"In my judgment," Shinseki wrote to the leaders of the Senate Armed Services Committee, "such a comparison will provide marginal insights, while placing a significant drain on very limited resources, including money, time, readiness and soldiers."

The requirements were placed in the legislation largely at the insistence of Sen. Rick Santorum, R-Pa., chairman of the Senate AirLand Forces Subcommittee. Santorum was up for reelection this year, and his state includes two factories of United Defense L.P. (UDLP), which makes the ArmyÂ’s 40-year-old line of medium-weight combat vehicles, the M-113 Armored Personnel Carrier.


We won't defeat Islamic extremists by countering them with Christian extremists like Rick Santorum, who lie and are willing to undermine the military solely for the purpose of pandering to special interests from the state of Pennsylvania.

Wednesday, May 03, 2006

Live Nude Journalists!

David, I'm blown away! Is there gonna be a book? You really opened my eyes with that piece on McCain.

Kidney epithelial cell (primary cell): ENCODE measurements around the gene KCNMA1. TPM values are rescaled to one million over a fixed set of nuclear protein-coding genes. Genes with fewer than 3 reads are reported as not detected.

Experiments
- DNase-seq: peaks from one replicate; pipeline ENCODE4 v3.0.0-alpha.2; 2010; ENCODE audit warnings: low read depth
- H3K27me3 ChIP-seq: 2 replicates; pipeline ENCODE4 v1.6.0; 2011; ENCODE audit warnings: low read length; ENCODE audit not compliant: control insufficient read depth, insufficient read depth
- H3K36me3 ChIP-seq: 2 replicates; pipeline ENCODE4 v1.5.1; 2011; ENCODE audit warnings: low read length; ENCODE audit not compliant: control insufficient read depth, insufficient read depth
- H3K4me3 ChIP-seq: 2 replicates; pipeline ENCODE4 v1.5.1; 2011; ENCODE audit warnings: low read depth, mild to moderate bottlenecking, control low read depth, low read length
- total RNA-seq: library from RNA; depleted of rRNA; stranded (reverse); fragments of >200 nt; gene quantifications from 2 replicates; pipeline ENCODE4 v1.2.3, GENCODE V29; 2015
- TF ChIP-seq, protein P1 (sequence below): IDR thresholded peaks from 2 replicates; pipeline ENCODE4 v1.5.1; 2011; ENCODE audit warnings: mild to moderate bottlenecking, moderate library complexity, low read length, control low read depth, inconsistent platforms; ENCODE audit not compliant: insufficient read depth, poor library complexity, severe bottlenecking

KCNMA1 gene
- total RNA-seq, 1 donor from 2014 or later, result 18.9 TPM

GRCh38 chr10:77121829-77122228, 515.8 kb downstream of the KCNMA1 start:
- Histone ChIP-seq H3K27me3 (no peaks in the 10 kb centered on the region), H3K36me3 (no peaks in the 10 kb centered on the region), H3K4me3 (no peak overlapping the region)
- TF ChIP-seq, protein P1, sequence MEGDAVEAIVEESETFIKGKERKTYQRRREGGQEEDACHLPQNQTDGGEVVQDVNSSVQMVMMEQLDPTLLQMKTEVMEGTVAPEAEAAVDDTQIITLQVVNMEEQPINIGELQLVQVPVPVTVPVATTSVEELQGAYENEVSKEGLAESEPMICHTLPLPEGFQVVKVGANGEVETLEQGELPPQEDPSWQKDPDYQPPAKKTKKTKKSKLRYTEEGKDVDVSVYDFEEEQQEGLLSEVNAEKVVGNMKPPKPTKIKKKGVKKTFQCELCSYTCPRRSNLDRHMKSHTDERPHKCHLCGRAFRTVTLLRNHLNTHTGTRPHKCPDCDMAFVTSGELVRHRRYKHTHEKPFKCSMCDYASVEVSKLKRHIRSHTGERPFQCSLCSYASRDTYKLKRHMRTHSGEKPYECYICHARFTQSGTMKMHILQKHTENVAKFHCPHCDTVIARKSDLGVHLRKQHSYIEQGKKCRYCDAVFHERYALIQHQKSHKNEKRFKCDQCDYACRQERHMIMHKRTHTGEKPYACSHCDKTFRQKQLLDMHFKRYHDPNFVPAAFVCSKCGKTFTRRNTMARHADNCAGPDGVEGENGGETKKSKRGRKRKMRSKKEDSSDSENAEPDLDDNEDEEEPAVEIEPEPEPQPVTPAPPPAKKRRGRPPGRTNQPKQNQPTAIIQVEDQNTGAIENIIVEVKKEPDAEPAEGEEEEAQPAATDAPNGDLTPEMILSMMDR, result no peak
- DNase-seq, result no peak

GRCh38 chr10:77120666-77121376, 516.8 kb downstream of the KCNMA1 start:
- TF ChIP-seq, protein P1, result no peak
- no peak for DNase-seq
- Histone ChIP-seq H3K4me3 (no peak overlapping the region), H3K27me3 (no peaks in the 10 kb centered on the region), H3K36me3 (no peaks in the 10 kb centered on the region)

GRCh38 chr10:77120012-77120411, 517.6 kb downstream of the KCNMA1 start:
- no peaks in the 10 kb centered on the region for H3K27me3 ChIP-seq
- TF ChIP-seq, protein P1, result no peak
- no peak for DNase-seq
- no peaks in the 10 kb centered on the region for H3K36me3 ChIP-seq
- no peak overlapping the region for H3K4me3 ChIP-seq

Here's a blurb for the back jacket:

Muddy Mo: "The significance of Ignatius' courage is irrefutable. His political insights have no parallel in modern journalism. ...feel the rumbling diesel of the "Straight Talk Express" as you turn each page!"

Dave, here's a book tour tip: Make Russert think you're gonna do Stephanopoulos first. Ole Russ'll personally shine your shoes befoe your segment. I'm not kidding!

Monday, May 01, 2006

Double or Nothing is Not a Foreign Policy

TPM has a primer on what he expects to see from the White House this fall.

Would they really try to go to the well one more time with a pre-emptive war? This time they would have the advantage that the target has admitted they have enriched uranium. With no need to gin up a disinfo campaign around aluminum tubes and documents from Niger, they would be free to stretch their legs with some really imaginative propoganda.

Still, I don't think it is likely. Sure, they will try to wimpify the Dems everytime one of them suggests we negotiate with Iran. But, the GWOT pre-emptive war bandwagon won't be road worthy in time for the November elections.